Business Law: Analysis of Contract Case Study

The foremost issue pertaining to this case is that of whether the terms of the License Agreement are part of the contract between Ah Siong and UcanB007, and hence the enforceability of the terms should Ah Siong decide to sue UcanB007 in contract for his losses.

Due to the nature of this case being that of a shrink-wrap license agreement, there is contention regarding the point in time when the contract was formed, which clearly affects the incorporation of the terms and thus the term’s legal efficacy. Adhering to the key elements required to form a contract, the purchase of product at the retail store fulfils the formation of a contract. The offer being made when Ah Siong brought the product (hardware and software) to the cashier for payment and the acceptance upon the receipt of the price.

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Consideration would have been executed since Ah Siong received the item and UcanB007 received payment. Since this is a commercial consumer transaction, there would be a general presumption that there is necessary intention to create legal intention. Alternatively, the opening of the installation disk envelope could also fulfil the formation of a contract. The offer being the promise of un-exclusive right to use the UcanB2007 software, and the acceptance being the conduct of opening the envelope.

The acceptance is deemed to be at that stage as the purchaser is still able to reject the software if the terms of the licence are unsatisfactory, due to its nature as an “accept-reject” licence. There was an opportunity to reject the offer by returning the product[1], but because Ah Siong did not do so, he is bound to the software licensing contract/the Licence Agreement; however, whether the terms are binding is another matter to be considered consequently. Following the above lines of reasoning, the conclusion that there are two separate contracts at the two points in time.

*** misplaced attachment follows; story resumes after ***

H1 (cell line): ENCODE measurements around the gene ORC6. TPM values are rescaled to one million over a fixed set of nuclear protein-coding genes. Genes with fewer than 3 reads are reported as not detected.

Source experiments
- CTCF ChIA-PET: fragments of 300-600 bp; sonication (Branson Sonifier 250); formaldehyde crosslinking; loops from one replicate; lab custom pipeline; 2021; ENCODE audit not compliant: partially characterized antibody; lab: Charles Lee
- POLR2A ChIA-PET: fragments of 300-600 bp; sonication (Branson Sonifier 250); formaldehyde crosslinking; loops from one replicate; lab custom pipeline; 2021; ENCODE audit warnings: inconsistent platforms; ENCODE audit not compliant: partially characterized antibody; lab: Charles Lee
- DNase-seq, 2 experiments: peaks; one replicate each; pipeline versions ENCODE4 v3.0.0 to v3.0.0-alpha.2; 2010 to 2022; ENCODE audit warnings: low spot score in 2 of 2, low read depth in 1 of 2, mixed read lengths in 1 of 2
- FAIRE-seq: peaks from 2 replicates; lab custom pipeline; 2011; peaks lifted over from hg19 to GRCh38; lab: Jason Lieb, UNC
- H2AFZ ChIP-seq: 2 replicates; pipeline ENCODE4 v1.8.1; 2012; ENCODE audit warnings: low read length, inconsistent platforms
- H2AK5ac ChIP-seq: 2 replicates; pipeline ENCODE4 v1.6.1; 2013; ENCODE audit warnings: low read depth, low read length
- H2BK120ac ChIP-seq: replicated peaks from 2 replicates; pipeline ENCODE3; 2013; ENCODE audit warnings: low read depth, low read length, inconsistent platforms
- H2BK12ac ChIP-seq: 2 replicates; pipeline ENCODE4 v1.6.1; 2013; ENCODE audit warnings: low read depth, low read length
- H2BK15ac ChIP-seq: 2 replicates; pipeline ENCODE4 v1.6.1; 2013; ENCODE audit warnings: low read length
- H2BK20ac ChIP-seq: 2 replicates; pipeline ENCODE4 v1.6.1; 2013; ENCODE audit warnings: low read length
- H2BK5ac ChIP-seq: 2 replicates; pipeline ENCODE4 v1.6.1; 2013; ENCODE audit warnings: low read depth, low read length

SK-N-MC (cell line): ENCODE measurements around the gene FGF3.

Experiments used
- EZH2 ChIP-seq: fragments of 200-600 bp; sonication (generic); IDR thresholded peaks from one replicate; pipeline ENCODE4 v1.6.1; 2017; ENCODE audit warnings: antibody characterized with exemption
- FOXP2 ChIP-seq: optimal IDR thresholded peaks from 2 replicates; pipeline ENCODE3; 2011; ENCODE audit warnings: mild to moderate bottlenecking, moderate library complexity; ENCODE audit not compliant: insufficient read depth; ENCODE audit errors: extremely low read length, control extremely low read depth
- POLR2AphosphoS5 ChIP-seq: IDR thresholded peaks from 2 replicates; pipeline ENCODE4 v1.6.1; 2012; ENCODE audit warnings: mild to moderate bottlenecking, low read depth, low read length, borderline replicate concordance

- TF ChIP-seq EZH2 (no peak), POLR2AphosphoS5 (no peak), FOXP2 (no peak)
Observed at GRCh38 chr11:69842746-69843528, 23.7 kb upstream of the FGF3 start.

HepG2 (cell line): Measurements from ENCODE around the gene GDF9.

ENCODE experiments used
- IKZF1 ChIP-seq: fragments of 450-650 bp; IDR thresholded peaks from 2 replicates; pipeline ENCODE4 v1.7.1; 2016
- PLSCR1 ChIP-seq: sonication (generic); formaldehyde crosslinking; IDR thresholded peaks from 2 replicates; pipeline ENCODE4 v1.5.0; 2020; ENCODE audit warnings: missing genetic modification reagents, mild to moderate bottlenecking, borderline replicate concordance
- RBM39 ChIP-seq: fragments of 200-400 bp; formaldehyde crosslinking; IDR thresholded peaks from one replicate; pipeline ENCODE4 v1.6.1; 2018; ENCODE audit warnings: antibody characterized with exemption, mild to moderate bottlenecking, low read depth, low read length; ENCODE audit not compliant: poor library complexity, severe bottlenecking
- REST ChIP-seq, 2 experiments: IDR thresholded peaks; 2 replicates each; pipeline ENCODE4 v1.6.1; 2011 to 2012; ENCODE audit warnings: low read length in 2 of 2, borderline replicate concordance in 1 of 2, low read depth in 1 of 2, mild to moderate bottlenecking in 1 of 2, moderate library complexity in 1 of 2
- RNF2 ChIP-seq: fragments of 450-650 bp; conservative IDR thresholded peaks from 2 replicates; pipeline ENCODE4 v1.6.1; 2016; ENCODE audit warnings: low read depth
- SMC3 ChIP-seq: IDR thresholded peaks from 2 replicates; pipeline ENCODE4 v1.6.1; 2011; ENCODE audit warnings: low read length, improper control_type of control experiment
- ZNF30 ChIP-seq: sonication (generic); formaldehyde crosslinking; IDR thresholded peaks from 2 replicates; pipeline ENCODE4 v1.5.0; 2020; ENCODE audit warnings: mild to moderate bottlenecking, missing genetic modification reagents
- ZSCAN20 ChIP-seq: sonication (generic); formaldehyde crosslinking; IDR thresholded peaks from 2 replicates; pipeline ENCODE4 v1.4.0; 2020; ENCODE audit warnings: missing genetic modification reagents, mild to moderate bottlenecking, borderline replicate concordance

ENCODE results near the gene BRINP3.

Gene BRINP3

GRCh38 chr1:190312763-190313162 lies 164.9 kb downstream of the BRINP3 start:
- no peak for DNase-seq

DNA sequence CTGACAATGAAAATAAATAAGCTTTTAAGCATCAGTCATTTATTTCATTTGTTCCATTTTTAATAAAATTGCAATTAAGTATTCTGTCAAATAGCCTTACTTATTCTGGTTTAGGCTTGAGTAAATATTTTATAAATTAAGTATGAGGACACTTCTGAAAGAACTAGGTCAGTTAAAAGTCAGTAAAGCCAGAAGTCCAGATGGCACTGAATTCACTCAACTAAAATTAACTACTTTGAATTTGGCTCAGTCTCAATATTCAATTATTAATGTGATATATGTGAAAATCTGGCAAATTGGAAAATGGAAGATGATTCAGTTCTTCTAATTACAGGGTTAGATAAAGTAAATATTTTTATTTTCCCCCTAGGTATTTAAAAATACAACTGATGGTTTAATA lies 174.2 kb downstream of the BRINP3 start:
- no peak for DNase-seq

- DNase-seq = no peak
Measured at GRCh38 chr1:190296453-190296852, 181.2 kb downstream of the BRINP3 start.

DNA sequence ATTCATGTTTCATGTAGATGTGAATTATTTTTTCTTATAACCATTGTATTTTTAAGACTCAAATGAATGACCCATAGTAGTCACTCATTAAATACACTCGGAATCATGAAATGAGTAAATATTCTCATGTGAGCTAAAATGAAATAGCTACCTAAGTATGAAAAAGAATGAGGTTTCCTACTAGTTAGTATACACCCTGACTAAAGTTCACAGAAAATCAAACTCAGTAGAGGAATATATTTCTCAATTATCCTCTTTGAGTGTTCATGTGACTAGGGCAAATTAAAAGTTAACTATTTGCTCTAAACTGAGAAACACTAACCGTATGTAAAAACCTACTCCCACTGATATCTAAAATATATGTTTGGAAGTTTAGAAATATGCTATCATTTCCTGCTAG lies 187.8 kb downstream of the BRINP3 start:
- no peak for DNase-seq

Firstly, at the retail shop, the formation of a purchasing contract that binds both the hardware and software components of the product. Secondly, the formation of a software licensing contract that binds only the software component of the product, adhering to the terms on the Licence Agreement. Since there are two contracts formed, which of it applies in this context? Given that the question is referring to the terms of the Licence Agreement, it is alluding to the software licensing contract and thus focuses the scope of the discussion on it.

This conclusion is crucial because, should the license agreement terms rely on the first contract, there would immediately be a violation of the rule of contemporaneity, rending the Licence Agreement ineffective without the need to even consider any subsequent factors. “Commercial realities of software sales, licenses of other software packages are similar in that they came with the software, disclaimed warranties, limited remedies and included choice of law and forum selection clauses.”

Here, the terms of the contract, like any other software package, are listed numerically within the written license agreement. The statements are considered terms because they are an integral aspect of the contract, covering aspects of contractual obligations such as ownership of software & copy right restrictions in general, protecting the legitimate interests of UcanB007 for the period of allowing Ah Siong the benefits of the software. Notably, this licence agreement has been drafted by only UcanB007, hence it tends to favour the party that drafted it.

However most of the express terms, with the exception of the warranty and the exclusion of liability clause, are already implied by statute, indicating that the statute would pre-empt the listed provisions of the agreement in any case and are in fact conscionable legally. The terms are considered as conditions as they are essential statements of facts that go to the root of the contract, which involves the express forbiddance of the usage of the software in ways that would breach copyrights. Whether the terms are part of the contract depends if they are incorporated.